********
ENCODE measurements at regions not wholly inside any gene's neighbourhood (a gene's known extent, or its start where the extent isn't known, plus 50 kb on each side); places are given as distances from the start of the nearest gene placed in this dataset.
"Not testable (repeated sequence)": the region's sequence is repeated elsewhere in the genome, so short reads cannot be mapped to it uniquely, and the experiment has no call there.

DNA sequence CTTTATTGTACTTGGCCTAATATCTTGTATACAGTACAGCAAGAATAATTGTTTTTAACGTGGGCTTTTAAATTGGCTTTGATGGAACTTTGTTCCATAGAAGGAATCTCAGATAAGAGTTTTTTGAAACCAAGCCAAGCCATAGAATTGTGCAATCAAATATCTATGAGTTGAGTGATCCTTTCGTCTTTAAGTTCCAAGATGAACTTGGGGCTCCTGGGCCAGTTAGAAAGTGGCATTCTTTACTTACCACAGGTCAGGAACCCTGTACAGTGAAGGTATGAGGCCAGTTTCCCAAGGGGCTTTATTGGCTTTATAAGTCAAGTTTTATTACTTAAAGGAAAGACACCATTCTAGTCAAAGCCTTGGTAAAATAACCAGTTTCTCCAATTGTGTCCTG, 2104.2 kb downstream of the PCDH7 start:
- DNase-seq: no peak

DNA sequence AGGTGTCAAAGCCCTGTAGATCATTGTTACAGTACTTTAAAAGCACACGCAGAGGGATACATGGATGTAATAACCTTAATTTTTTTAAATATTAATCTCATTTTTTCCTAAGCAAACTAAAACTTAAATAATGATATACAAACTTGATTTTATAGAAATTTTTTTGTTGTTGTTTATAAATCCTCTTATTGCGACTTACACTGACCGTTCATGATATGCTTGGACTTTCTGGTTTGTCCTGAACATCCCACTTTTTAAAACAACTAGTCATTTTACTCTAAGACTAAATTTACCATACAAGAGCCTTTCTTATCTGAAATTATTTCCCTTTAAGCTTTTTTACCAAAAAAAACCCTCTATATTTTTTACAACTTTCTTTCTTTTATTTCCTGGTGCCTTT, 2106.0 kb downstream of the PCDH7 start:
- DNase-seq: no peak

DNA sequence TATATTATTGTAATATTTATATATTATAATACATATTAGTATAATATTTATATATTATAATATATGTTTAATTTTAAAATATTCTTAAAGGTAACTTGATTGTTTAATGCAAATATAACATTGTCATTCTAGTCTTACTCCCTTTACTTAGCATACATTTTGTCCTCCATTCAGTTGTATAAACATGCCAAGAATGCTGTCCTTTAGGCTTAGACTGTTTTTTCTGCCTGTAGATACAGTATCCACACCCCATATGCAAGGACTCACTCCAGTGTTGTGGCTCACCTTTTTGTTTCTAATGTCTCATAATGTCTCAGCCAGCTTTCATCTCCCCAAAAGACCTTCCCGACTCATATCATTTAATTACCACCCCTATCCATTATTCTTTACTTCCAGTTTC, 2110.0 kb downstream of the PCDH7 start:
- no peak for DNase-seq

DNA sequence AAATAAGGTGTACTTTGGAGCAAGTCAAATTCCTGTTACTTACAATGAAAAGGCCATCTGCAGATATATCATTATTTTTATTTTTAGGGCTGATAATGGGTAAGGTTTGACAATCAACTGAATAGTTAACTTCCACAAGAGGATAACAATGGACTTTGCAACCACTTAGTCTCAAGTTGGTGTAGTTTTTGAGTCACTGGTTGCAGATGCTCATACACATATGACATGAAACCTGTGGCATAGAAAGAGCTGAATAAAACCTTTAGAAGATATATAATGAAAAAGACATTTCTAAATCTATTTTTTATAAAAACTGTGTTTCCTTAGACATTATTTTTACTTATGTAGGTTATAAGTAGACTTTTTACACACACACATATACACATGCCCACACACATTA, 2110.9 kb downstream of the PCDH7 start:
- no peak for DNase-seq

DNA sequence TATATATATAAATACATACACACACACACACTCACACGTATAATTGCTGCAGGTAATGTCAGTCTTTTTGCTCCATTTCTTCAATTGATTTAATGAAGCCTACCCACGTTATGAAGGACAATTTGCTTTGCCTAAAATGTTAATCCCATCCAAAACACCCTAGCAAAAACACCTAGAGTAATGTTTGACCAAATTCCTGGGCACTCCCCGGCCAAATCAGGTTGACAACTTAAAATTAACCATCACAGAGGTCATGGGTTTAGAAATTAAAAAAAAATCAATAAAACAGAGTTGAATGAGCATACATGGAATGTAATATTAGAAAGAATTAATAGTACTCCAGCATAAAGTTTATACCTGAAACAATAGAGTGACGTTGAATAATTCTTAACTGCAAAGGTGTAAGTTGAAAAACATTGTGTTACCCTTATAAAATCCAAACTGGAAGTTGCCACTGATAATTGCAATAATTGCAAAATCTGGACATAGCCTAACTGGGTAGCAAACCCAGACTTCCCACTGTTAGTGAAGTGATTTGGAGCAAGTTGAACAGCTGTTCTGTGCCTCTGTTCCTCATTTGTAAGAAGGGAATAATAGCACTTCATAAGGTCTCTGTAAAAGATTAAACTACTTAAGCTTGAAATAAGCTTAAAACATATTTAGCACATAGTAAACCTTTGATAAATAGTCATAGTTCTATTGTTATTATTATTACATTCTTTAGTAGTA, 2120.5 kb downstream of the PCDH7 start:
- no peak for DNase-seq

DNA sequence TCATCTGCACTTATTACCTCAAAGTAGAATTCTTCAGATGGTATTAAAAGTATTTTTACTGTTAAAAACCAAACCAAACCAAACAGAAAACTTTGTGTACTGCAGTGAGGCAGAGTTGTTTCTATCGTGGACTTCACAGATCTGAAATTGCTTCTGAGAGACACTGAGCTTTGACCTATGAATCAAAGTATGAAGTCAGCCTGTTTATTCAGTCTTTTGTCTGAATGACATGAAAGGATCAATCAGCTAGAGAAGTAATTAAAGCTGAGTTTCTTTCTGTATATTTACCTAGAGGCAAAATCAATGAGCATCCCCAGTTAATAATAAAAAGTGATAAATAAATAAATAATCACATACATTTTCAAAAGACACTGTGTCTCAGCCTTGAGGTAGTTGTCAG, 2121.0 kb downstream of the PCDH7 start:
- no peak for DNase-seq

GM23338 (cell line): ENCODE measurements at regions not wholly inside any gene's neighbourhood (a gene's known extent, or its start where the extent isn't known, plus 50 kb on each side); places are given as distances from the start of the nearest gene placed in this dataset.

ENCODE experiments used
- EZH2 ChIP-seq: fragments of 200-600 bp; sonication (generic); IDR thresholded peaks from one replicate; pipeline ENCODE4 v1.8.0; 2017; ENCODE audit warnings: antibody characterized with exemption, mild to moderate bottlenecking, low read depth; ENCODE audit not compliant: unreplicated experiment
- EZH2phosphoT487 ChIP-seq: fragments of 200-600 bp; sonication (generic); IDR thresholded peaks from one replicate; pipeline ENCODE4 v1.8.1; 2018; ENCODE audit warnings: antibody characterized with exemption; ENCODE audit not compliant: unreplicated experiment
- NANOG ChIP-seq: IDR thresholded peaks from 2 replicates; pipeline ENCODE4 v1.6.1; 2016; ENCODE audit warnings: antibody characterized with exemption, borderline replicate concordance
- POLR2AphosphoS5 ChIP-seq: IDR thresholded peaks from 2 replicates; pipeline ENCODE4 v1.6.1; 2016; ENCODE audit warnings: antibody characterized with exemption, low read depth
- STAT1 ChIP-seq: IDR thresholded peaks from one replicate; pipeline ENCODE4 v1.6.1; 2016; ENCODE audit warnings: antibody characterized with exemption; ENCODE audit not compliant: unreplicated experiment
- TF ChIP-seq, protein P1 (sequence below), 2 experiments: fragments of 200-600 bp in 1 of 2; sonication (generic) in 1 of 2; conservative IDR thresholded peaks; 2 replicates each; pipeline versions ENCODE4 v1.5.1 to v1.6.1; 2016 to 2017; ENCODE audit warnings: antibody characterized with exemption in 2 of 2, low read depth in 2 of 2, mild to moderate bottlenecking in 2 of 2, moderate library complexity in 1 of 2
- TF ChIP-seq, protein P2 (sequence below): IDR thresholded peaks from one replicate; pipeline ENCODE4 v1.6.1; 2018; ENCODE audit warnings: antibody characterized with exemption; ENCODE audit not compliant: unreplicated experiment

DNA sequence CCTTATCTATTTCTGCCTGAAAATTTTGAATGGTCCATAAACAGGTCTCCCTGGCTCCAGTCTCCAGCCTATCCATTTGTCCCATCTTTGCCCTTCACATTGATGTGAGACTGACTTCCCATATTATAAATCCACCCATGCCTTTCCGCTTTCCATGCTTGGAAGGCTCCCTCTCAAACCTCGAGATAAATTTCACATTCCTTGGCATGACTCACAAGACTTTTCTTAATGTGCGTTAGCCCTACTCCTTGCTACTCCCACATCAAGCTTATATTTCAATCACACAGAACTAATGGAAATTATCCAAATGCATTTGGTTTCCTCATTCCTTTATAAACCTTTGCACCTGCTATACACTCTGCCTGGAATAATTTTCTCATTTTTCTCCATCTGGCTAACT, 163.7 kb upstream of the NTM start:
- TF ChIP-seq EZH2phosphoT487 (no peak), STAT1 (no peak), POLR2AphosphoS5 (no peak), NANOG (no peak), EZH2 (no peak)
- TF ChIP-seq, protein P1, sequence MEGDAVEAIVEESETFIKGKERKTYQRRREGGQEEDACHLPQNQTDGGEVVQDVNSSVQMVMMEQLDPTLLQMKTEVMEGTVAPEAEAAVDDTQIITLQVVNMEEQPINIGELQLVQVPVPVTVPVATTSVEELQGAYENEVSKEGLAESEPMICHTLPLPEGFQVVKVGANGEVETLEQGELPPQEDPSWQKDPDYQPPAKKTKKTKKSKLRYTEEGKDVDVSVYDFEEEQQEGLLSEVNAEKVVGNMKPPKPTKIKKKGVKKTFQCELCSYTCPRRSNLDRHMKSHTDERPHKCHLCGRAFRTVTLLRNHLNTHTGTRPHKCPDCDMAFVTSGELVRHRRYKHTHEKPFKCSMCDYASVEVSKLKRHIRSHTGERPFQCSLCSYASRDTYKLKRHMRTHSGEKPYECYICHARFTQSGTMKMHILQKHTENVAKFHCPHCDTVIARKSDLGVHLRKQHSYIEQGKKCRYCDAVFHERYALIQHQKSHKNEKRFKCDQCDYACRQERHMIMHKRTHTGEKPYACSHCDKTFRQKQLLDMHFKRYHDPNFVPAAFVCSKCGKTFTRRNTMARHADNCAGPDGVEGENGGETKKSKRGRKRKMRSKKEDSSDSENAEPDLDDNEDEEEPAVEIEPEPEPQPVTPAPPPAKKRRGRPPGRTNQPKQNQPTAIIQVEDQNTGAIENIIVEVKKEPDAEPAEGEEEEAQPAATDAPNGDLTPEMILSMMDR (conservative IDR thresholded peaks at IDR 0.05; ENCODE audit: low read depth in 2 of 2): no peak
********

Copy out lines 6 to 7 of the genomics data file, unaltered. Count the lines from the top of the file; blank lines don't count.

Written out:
- DNase-seq: no peak

DNA sequence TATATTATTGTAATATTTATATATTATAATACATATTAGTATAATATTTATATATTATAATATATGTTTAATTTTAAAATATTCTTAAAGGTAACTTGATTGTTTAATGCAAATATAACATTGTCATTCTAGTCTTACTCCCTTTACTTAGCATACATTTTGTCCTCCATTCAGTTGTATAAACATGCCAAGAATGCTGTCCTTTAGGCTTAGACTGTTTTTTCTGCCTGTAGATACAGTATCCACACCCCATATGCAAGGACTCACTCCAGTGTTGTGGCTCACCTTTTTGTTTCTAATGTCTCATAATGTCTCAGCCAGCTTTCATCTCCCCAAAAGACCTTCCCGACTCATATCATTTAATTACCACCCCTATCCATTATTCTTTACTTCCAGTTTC, 2110.0 kb downstream of the PCDH7 start: